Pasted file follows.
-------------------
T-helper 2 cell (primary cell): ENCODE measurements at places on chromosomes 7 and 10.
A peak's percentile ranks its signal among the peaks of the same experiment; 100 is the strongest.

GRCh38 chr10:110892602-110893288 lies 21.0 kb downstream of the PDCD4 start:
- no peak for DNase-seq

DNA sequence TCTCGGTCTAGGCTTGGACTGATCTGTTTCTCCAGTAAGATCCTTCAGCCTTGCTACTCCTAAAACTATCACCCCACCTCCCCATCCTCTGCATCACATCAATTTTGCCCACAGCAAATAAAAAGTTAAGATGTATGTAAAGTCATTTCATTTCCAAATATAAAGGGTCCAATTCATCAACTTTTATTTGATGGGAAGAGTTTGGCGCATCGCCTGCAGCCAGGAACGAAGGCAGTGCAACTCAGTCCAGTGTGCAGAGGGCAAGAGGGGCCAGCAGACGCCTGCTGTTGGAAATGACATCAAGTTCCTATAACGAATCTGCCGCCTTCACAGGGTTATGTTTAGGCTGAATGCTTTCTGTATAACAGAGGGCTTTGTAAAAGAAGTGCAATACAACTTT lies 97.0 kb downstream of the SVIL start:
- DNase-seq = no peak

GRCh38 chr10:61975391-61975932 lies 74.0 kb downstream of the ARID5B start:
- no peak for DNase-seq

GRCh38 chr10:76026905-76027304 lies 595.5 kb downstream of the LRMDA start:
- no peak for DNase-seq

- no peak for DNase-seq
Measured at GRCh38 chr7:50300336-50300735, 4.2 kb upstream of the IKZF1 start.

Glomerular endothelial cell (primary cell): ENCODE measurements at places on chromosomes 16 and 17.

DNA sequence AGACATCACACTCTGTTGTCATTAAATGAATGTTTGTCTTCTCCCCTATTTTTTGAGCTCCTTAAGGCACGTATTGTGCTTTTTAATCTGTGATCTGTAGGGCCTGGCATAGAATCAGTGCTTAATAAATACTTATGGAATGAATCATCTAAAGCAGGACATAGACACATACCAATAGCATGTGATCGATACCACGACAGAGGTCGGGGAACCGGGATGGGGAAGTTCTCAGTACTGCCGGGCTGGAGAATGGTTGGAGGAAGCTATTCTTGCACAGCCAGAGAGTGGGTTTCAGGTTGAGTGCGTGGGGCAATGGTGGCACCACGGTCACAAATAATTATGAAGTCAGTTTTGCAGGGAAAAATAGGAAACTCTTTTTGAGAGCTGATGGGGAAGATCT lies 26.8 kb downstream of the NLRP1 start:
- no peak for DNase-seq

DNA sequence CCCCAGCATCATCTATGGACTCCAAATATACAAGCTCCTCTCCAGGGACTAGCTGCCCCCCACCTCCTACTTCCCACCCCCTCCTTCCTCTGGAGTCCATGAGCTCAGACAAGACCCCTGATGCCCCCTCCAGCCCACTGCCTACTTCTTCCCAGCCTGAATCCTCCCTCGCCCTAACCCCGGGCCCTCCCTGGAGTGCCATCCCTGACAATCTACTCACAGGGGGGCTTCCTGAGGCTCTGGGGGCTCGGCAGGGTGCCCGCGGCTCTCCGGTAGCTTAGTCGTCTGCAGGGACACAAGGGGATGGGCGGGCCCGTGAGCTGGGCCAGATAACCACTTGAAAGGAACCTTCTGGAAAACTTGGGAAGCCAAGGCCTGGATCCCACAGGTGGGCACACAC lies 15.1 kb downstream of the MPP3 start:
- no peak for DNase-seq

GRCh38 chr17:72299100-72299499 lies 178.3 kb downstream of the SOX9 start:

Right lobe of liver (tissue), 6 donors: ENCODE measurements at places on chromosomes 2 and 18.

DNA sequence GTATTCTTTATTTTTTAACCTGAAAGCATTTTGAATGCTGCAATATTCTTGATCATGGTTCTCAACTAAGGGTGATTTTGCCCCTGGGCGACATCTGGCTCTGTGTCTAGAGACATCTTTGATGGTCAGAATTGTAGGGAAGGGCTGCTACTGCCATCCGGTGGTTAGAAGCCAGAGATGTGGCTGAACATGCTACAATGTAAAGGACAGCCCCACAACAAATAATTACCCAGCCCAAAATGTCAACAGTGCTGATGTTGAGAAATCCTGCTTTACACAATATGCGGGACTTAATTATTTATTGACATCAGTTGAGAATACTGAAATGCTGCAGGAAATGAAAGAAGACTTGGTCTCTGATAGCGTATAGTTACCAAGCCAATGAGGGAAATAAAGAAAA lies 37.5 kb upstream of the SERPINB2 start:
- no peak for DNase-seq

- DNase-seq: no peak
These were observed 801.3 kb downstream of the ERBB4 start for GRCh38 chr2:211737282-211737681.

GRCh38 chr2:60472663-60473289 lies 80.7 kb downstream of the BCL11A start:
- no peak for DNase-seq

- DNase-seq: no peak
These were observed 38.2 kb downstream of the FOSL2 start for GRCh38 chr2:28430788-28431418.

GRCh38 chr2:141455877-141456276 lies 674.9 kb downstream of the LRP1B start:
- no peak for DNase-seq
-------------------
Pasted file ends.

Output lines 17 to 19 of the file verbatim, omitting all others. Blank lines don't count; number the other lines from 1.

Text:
- no peak for DNase-seq

GRCh38 chr17:72299100-72299499 lies 178.3 kb downstream of the SOX9 start:

Right lobe of liver (tissue), 6 donors: ENCODE measurements at places on chromosomes 2 and 18.